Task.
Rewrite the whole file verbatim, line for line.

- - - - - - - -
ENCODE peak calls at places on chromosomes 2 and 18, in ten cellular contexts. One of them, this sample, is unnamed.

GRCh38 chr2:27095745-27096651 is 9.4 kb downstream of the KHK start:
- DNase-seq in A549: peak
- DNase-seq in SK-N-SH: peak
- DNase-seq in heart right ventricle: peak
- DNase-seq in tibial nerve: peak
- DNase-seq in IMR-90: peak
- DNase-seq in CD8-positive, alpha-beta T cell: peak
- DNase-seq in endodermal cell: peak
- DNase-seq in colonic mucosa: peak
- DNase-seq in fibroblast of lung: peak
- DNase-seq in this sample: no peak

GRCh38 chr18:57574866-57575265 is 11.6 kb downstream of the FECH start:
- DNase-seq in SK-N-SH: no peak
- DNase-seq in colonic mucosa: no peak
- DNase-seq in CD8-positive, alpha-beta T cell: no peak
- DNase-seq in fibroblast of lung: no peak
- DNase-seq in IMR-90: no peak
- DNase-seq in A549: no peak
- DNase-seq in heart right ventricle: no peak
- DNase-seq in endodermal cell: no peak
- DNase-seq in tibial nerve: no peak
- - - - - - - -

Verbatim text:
ENCODE peak calls at places on chromosomes 2 and 18, in ten cellular contexts. One of them, this sample, is unnamed.

GRCh38 chr2:27095745-27096651 is 9.4 kb downstream of the KHK start:
- DNase-seq in A549: peak
- DNase-seq in SK-N-SH: peak
- DNase-seq in heart right ventricle: peak
- DNase-seq in tibial nerve: peak
- DNase-seq in IMR-90: peak
- DNase-seq in CD8-positive, alpha-beta T cell: peak
- DNase-seq in endodermal cell: peak
- DNase-seq in colonic mucosa: peak
- DNase-seq in fibroblast of lung: peak
- DNase-seq in this sample: no peak

GRCh38 chr18:57574866-57575265 is 11.6 kb downstream of the FECH start:
- DNase-seq in SK-N-SH: no peak
- DNase-seq in colonic mucosa: no peak
- DNase-seq in CD8-positive, alpha-beta T cell: no peak
- DNase-seq in fibroblast of lung: no peak
- DNase-seq in IMR-90: no peak
- DNase-seq in A549: no peak
- DNase-seq in heart right ventricle: no peak
- DNase-seq in endodermal cell: no peak
- DNase-seq in tibial nerve: no peak